School district proposes change to dress code policy, invites public comment

ST. GEORGE – The Washington County School District is proposing a change to its dress code policy and invites public comment.

Formally known as WCSD Policy 2200, the dress code was adopted in 1998 and revised four times, in 2000, 2001, 2002 and 2006. It is designed to enforce class-appropriate attire among all public school students in Washington County.

The new proposed policy makes several minor changes in “dress and grooming standards” and specifically relaxes restrictions on hair. Section 3.4.1 of the current code states that “Hair, including beards, mustaches and sideburns, should be groomed so that it is neat and clean. Extreme hairstyles are prohibited. Hair color should be within the spectrum of color that hair grows naturally,” while the revised section 3.1.3 states, “…Students must also avoid grooming that is offensive, represents a risk or threatens student safety (extremes in body piercings, hair styles and hair colors may be considered a distraction or disruption.).”

The school district, its dress code and restrictions on hair faced scrutiny in February 2013, when Hurricane Middle School student Rylee MacKay, 15, was suspended from school for dying her hair a reddish-brown shade that was purportedly distracting and in violation of the code. MacKay’s suspension and subsequent battle with the school district received nationwide media attention but ended the following week when school administrators determined that her hair had returned to a more natural and acceptable shade.

Community members are encouraged to read and compare the current and proposed policies, then offer feedback.

WCSD Policy 2200 (currently in force)

Proposed changes

Feedback form

Ed. Note: This is a developing story. It is anticipated that the sequel in progress will deliver further insight on the issue presented as the Washington County School District and other entities have representatives available to comment.

Related posts

On the EDge: Teacher, leave them kids alone

What the HAYnes? Hurricane Middle School student kicked out for ‘egregious’ hair color

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Twitter: @STGnews

Copyright St. George News, LLC, 2013, all rights reserved.



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  • Steve April 10, 2013 at 6:00 pm

    “Natural and acceptable”? Only in Utah

  • Darlene Johnson April 10, 2013 at 6:59 pm

    There is no reason to change the code or even have one. It isn’t enforced at Dixie Middle School

  • Marge with a vengeance! April 11, 2013 at 11:13 pm

    When in the … is WCSD gonna wake up and realize they’re now a mostly urban school district where most teens are gonna sport urban “fads” and “swag”?!! It’s 2013 for godsake, focus on teaching and real issues like bullying, racism and singling out students by administrators!!!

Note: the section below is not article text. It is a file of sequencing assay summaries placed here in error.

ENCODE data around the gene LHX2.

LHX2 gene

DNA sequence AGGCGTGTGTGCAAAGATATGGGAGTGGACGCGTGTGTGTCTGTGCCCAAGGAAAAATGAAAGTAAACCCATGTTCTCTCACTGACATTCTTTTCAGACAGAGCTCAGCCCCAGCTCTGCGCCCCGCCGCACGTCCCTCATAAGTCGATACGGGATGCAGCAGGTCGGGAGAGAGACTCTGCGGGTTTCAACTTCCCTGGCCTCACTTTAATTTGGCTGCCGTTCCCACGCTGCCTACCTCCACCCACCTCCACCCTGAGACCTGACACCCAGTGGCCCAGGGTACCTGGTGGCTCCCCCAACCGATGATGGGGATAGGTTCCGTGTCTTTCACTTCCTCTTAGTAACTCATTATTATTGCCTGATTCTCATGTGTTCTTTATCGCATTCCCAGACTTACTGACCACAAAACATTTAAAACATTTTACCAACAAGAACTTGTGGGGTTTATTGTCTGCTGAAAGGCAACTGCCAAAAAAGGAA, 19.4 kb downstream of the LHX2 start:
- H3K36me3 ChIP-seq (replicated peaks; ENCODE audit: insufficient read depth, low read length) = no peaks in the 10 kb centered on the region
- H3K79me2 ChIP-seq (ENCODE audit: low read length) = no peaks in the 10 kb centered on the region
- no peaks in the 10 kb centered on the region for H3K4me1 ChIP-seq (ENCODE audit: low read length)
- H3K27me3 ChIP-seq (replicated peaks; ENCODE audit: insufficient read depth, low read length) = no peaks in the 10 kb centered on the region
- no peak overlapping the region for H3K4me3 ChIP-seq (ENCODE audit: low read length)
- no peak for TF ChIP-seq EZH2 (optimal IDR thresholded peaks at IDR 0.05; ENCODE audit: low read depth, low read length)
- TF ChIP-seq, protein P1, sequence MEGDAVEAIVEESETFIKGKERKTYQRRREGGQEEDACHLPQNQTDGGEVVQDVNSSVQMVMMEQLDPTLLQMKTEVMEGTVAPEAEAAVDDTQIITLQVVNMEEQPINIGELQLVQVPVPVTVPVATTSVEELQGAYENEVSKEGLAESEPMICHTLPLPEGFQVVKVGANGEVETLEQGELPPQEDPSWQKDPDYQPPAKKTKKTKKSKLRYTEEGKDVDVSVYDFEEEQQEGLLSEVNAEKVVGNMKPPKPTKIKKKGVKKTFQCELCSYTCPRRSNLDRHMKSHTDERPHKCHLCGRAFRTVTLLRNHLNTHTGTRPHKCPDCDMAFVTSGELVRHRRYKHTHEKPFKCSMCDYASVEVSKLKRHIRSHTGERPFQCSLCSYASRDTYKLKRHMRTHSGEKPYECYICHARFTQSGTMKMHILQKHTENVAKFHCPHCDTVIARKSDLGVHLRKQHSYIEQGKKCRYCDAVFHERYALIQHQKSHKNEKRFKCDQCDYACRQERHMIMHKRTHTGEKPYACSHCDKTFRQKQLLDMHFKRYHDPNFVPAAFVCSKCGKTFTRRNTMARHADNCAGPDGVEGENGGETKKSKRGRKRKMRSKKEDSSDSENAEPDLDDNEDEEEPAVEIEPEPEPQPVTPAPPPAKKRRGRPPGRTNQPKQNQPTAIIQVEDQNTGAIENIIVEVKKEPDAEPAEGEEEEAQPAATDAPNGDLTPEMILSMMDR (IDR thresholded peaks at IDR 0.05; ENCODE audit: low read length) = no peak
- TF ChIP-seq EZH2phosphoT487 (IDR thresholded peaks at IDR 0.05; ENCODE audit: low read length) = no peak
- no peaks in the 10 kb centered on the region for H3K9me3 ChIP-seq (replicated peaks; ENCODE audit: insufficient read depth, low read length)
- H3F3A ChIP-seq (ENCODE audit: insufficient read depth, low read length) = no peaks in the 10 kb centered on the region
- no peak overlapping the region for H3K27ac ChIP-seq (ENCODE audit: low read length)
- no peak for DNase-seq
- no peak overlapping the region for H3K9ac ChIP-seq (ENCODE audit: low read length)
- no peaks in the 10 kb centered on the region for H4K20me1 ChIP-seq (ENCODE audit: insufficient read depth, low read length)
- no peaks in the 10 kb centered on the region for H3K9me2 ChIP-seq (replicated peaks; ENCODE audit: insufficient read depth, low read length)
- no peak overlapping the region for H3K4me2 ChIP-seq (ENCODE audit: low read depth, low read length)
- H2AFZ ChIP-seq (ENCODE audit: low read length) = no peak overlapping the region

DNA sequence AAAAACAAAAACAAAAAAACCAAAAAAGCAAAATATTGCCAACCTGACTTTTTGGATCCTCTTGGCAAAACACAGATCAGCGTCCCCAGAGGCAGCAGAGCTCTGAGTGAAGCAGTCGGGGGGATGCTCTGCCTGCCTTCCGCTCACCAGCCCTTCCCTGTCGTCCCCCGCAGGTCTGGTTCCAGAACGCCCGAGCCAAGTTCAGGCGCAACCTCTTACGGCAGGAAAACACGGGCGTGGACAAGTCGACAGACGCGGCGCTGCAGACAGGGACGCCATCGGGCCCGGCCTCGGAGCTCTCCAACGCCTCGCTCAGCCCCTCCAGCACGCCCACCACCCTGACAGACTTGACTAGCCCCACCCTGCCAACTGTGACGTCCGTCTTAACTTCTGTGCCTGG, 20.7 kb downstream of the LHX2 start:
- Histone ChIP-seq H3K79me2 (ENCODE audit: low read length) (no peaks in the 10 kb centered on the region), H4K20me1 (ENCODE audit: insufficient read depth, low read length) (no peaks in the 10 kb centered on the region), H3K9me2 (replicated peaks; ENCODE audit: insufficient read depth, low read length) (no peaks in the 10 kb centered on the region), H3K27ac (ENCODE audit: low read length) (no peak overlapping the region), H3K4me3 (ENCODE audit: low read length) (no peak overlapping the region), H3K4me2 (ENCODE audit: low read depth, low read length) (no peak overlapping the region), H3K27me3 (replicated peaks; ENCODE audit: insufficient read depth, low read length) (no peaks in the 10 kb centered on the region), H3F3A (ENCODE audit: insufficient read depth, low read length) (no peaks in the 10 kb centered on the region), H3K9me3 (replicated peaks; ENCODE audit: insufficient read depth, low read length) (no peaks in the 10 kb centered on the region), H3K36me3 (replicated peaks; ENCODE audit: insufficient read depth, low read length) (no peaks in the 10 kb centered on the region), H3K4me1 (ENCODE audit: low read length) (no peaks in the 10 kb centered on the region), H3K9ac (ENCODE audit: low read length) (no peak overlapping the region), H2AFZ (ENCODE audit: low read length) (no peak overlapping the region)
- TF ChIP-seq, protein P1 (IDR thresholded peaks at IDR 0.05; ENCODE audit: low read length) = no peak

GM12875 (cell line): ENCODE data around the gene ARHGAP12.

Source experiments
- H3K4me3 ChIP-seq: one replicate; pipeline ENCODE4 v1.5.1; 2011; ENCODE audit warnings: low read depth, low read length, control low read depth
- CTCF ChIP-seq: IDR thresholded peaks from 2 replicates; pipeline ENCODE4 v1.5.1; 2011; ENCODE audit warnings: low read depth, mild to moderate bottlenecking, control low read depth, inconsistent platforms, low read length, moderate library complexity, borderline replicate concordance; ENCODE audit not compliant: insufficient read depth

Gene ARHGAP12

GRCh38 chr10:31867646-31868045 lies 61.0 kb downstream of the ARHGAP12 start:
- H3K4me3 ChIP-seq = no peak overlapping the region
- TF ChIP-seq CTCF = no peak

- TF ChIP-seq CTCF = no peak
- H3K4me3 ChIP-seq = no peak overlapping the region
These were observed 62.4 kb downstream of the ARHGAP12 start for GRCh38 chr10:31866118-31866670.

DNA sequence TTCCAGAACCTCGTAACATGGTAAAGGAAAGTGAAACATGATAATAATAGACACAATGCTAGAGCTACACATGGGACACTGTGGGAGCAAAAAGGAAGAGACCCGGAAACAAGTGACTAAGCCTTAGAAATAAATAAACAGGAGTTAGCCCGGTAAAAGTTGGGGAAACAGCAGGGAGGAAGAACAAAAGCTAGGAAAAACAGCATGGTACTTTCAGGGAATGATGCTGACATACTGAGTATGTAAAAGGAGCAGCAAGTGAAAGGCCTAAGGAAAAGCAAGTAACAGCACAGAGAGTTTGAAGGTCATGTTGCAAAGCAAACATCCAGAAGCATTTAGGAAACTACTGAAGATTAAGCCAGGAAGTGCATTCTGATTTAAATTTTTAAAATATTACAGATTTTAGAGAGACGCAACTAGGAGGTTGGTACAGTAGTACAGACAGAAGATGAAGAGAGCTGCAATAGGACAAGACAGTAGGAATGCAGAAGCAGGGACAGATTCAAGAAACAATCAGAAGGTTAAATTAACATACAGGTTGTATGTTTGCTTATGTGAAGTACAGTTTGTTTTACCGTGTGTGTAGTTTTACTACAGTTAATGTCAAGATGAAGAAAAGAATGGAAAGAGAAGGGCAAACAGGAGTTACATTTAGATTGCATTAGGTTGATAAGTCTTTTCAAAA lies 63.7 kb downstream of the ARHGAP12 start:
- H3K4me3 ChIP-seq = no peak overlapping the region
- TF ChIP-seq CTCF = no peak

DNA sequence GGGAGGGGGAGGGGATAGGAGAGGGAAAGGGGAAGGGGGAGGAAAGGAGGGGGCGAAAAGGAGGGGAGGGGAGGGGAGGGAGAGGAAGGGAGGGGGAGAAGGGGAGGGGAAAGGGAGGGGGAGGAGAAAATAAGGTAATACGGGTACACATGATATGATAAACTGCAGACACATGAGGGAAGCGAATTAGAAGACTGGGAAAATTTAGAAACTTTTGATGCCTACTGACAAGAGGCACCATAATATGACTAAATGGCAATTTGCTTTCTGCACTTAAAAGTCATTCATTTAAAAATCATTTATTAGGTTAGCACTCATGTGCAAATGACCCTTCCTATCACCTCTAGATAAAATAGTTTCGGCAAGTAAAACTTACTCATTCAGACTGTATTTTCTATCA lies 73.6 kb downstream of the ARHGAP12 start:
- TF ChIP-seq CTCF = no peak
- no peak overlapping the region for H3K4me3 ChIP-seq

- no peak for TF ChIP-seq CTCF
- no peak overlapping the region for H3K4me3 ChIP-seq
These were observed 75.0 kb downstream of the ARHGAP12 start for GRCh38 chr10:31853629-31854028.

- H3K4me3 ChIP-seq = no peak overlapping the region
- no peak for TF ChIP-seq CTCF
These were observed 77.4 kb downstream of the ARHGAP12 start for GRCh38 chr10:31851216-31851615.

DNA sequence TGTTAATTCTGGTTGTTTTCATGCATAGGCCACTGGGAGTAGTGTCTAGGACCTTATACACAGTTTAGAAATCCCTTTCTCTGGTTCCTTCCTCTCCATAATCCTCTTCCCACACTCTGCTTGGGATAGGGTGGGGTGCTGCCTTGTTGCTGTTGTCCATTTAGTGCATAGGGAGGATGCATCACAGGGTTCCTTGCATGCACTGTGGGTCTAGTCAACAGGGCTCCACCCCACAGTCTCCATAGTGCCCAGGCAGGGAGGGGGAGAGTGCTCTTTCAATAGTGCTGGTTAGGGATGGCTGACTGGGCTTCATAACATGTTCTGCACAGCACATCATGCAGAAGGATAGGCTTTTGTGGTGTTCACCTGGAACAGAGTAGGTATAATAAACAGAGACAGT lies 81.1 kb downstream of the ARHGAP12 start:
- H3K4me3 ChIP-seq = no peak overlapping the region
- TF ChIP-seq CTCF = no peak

Ed. ellipsis

    • Tyler April 11, 2013 at 11:18 pm

      Hahaha NICE, so true, couldn’t have said it better!! Can’t keep kids in the dark ages in this day and age – especially when society is based heavily on fashions, trends and individuality.

  • Jade April 11, 2013 at 11:25 pm

    That Hurricane MS incident was HILARIOUS AND EMBARASSING that it made national headlines and quite frankly, should’ve made it to Jay Leno! If that didn’t shake the district, I don’t know what will. Word of advice to the district: Keep up with the times and realize your restrictions are very dated and not all children are of “modest” LDS dress.

  • OMG!! April 11, 2013 at 11:35 pm

    I understand “extremes”, but really the only distraction here are the bullying/singling out by the school district administrators! Just respect me as a parent, teach my kid and respect his individuality !

  • Kris R January 29, 2014 at 9:01 am

    I am just learning of these issues in schools now with hair color and the color red being scrutinized? As a natural redhead this worries me a great deal, and it screams of possible prejudice against red hair. While yes red hair is rare, there are many natural redheads of many different shades. It’s also hard for a beautician to get red dye to look very natural it takes a lot of work to get the shades just right. I think the school should keep this in mind that there may be natural redheads out there, that are very offended by schools sending kids home with red hair dye! You can’t and you WON’T get rid of us redheads no matter how hard you try! We are here to stay and not going extinct any time soon!

    Also keep in mind that for your natural redheaded children that are more than likely already being teased for their hair shade by bullies, well these kind of incidences could make these scenarios all the more worse. Here I thought schools were starting to pay attention to bullying a little bit better, but this will just make it harder for redheaded children.

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